W3C home > Mailing lists > Public > public-rww@w3.org > June 2012

Re: delegated authentication

From: Henry Story <henry.story@bblfish.net>
Date: Fri, 22 Jun 2012 11:32:34 +0200
Cc: public-webid <public-webid@w3.org>, Read-Write-Web <public-rww@w3.org>, Sebastian Dietzold <tramp@informatik.uni-leipzig.de>
Message-Id: <482ABF7C-11C9-4E5E-B764-833832CC9E60@bblfish.net>
To: Andrei Sambra <andrei@fcns.eu>

On 21 Jun 2012, at 15:53, Andrei Sambra wrote:

> On 06/21/2012 03:27 PM, Kingsley Idehen wrote:
>> On 6/21/12 5:47 AM, Henry Story wrote:
>>> Andrei Sambra asked a question on dig [1] just now, on how one could
>>> do delegated authentication with
>>> WebID. This crosses the lines of webid, authorisation and ACLs, so I
>>> am sending it to the rww group
>>> and the webid community groups.
>> You mean: how http://my-profile.eu (and others) delegate WebID
>> verification to 3rd party services? If that's the question then Andrei
>> and look at:
>> 1. http://id.myopenlink.net/ods/webid_verify.vsp -- WebID verification
>> service
>> 2. http://ods.openlinksw.com/wiki/ODS/ODSWebIDIdP -- usage guide (a bit
>> verbose) .
> That's exactly what my current test version does. It takes an optional
> IdP uri (for delegated authentication), and the certificate of the
> person in whose name the server is making the request. However, this
> means that each user will have to share his/her certificate with the
> server (problem).
> Now, what Henry said in 3) is to create a trust relation between the
> user and the robot performing the request (server A). I've been thinking
> about this and I think it's quite easy to implement, even without a
> dedicated HTTP header option, by passing the identity of the real user
> as a GET parameter (http://example.com/foaf.rdf?id=<.../andrei/card#me>
> during the robot's authentication process.

I understand you to be saying above that you are thinking of the secretary robot
connecting to some server  (say on IBM.com),  and then make a request on that resource 
but somehow adding a ?id=webid to the url it was going to request? How would it know
that that resource understood the same thing that you thought you meant when adding 
?id=webid to the resource? There may not even be a resource there. (those are 2 different

That does not seem very RESTful. It would require 2 requests on the resource:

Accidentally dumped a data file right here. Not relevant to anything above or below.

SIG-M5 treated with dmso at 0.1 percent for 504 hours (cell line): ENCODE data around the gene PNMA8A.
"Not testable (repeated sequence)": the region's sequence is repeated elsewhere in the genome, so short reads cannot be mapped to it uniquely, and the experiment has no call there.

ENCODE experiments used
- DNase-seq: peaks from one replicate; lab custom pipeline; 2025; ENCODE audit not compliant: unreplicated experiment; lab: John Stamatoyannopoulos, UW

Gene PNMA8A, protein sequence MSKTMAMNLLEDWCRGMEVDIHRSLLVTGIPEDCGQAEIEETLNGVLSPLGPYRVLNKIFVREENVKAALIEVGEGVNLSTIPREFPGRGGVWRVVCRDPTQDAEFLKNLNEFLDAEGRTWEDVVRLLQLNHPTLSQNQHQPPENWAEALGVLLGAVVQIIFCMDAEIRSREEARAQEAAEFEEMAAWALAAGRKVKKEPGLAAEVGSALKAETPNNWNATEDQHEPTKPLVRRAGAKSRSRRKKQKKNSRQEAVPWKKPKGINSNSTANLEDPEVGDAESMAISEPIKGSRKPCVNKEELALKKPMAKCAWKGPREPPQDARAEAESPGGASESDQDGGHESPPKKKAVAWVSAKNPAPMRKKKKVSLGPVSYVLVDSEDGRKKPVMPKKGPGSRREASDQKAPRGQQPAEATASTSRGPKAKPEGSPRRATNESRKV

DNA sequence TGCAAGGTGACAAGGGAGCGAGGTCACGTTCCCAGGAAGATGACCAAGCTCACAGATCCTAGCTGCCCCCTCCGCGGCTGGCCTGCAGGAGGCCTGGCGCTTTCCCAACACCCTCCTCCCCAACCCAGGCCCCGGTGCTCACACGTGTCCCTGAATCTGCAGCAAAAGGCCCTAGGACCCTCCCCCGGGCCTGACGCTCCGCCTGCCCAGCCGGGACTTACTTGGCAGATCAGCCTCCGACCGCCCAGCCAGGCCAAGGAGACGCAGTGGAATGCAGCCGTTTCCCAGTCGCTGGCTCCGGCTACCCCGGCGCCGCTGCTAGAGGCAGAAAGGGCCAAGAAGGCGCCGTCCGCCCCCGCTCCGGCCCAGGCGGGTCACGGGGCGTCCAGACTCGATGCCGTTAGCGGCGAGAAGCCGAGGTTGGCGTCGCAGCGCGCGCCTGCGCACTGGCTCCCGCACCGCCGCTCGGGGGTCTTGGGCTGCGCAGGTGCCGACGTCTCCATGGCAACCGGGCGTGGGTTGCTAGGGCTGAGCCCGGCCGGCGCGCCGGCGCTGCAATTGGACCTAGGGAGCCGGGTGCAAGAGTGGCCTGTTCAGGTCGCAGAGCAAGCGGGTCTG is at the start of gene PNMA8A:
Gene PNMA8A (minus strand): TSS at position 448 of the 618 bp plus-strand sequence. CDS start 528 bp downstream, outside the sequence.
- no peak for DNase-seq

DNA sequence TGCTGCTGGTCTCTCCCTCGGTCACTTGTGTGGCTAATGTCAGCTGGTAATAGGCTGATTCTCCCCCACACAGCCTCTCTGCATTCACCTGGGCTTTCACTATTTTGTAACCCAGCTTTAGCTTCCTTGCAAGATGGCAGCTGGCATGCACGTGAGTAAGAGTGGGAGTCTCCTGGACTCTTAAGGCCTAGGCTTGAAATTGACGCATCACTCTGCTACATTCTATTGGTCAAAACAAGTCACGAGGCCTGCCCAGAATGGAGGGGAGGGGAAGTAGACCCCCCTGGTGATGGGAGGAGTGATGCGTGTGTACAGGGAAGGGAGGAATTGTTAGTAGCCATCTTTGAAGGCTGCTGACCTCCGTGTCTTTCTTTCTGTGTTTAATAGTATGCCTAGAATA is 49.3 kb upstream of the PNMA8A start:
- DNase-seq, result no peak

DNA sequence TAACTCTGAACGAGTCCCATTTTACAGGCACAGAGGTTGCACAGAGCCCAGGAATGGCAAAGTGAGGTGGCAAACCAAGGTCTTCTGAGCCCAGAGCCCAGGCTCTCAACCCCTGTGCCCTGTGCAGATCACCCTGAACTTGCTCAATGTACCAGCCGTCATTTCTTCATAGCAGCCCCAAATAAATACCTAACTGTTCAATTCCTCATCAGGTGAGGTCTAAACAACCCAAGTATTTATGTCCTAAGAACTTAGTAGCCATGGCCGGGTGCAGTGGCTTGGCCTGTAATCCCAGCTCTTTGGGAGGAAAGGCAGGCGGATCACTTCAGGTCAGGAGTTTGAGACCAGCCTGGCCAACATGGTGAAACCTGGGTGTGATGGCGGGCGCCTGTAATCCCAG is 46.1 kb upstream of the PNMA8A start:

one where you get the version without the ?id=webid fields, and it returns some information 
telling you how you can GET a version for the secretary namely in your case by
adding a ?id=webid field (perhaps it returns a semantically annotated form). 

If you are thinking of logging in to ibm.com each time, this could work for a human agent using a login form, but would be tedious (they'd have to remember the URL). I  think we are really developing something for robots here.

Also it would require a logout form too, so that the robot could first login
as the secretary of one person, logout, then login again as the secretary of 
another person... For larger services this would not be very helpful, especially
those using tools like SPDY that asynchronously send messages.

If we stick to robots then things should be simpler. For humans things could then
be adjusted with plugins for user agents. I think the immediate use case for you
and others is server doing requests. For them changing http headers are not problematic.

> Then the server of the requested resource (server B) can check if the
> graph found at <.../andrei/card#me> contains a <webid:robot> or
> <webid:secretary> resource pointing to the robot's WebID (which he used
> to authenticate in the first place). If it does find this resource, it
> means that Andrei explicitly trusts the robot to fetch data in his behalf.
> The beauty of it is that server B will not necessarily give access to
> the robot, even though it's acting on behalf of a trusted user.
> Andrei

Social Web Architect
Received on Friday, 22 June 2012 09:33:09 UTC

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